427243 Anthracene Aquacracking Using NiMo/SiO2 Catalysts in Supercritical Water Conditions

Tuesday, November 10, 2015: 4:15 PM
355F (Salt Palace Convention Center)
Tomas Ramirez Reina1, Peter Yeletsky2, Jose Bermudez Menendez1, Pedro Arcelus-Arrillaga1, Vadim Yakovlev3 and Marcos Millan4, (1)1Department of Chemical Engineering, Imperial College, London, United Kingdom, (2)Boreskov Institute of Catalysis, Novosibirsk, Russia, (3)2 Boreskov Institute of Catalysis, Novosibirsk, Russia, (4)Department of Chemical Engineering, Imperial College London, London, United Kingdom

Anthracene aquacracking using NiMo/SiO2 catalysts in supercritical water conditions

T.R. Reina 1, P.Yeletsky 2, J.M. Bermúdez 1, P. Arcelus-Arrillaga 1, V.A. Yakovlev 2*, M.Millan 1*

1Department of Chemical Engineering, Imperial College London London SW7 2AZ, UK

2 Boreskov Institute of Catalysis, Lavrentieva Ave. 5, Novosibirsk, Russian Federation


*Corresponding authors: marcos.millan@imperial.ac.uk, yakovlev@catalysis.ru


The current status of world oil reserves is a contentious matter, but it is widely accepted that conventional resources are dwindling and their reserves are less easily accessible [1]. Therefore, the production of heavy crude oil (HCO), which is the remnant of conventional oil has become more relevant and will remain so in the foreseeable future [2]. In this sense, there is a need for more efficient refining processes to transform HCO into lighter fuels. Conventional processes for increasing the value of heavy oil fractions aim to increase the H/C ratio of fuel, generating lighter fractions. However, this implies either rejecting a large amount of the carbon in the feed as in thermal and catalytic cracking processes, or using high pressure hydrogen, an expensive gas, in hydrocracking processes [3].

As an alternative, a fairly new approach to upgrade heavy oils consists in the catalytic cracking in supercritical water (SCW) conditions using metal based catalysts. This method takes advantage of the properties of SCW (T=374˚C, P=220 bar and d=0.32 g/ml and above), in which water inverses its properties as a solvent and became a non-polar solvent [4]. Under these conditions, aromatic rings are well dissolved and dispersed in the reaction media favoring the contact between reactants and catalysts particles.

On the other hand, the chemistry of heavy oils is rather complex making difficult to obtain deep comprehension of the process. Studies with model compounds representing chemical structures found in heavy oils give relevant information about the reactivity in the medium. In addition, the use of model compounds facilitates to understand the role of the catalysts and to identify the most likely reaction pathways.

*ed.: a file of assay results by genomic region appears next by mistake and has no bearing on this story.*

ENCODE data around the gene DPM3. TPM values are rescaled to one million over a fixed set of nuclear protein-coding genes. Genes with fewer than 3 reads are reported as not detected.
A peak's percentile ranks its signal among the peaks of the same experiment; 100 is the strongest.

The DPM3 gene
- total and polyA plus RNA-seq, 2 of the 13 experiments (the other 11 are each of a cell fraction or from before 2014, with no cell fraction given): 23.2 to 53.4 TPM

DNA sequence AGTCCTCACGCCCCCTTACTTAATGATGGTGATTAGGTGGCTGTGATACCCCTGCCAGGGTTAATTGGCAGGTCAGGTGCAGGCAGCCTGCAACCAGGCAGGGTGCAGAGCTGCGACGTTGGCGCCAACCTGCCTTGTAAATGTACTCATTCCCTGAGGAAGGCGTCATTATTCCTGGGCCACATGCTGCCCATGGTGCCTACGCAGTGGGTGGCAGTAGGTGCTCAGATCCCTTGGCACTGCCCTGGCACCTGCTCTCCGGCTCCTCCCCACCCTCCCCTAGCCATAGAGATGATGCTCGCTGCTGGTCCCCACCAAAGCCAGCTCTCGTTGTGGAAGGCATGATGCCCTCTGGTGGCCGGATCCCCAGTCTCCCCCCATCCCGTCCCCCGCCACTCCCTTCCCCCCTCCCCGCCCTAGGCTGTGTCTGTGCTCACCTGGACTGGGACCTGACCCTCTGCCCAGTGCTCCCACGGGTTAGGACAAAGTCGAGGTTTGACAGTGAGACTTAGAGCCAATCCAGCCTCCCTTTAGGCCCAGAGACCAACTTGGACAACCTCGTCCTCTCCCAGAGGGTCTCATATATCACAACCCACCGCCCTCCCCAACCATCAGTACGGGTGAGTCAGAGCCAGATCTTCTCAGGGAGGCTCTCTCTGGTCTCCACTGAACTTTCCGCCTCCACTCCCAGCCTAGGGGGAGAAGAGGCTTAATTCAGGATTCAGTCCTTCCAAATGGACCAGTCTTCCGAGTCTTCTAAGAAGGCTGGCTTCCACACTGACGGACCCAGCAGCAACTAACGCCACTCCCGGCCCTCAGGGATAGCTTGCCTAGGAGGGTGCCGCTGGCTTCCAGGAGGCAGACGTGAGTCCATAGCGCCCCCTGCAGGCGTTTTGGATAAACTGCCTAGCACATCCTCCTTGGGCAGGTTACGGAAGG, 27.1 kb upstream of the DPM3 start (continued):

In this scenario, the aim of this work is to apply a series of NiMo/SiO2 catalysts with different Ni/Mo ratio in the anthracene upgrading in SWC conditions. A complete physico-chemical characterization of the fresh and spend catalysts in order to correlate the catalysts' features with catalytic behavior is also a subject of this study.


The catalysts were prepared by sol-gel method and partially reduced in H2 flow at 550 oC for 1 h followed by passivation with ethanol. Anthracene aquacraking experiments were performed in a stainless steel batch reactor with a volume of 18 ml. The operation of the reactor has been described elsewhere [3]. The reactor was filled with 0.2 g of anthracene 98% (Sigma-Aldrich), 0.2 g of catalysts and the amount of water required providing 230 bar pressure at 425 ºC. 

Gas products formed were analyzed in a Perkin Elmer Clarus GC with TCD detector. Liquid products were separated from the remaining water, extracted with a mixture of chloroform/methanol 4:1 and then filtered. This liquid fraction was liquids in a Perkin Elmer Clarus GC with FID detector and in a Varian Star 3400/Saturn 2000 GC/MS to identify the main products obtained. The spent catalysts were recovered, dried and prepared for post-reaction studies.

All the fresh samples have been fully characterized by means of XRD, TEM, XPS, SBET, H2-TPR. Some of these techniques were applied also to study the spent catalysts.


Results and Discussion

The nominal compositions of the catalysts (if they were completely reduced to metallic Ni and Mo) together with their textural properties and the anthracene conversions are presented in Table 1.

Table 1.  Chemical composition (wt.%), textural properties of the prepared catalysts (if they were completely reduced to metallic Ni and Mo) and anthracene conversions



Ni (wt.%)

Mo (wt.%)



SBET (m2·g-1)

VPore (cm3·g-1)

Dpore (nm)

Anth. Conversion (%)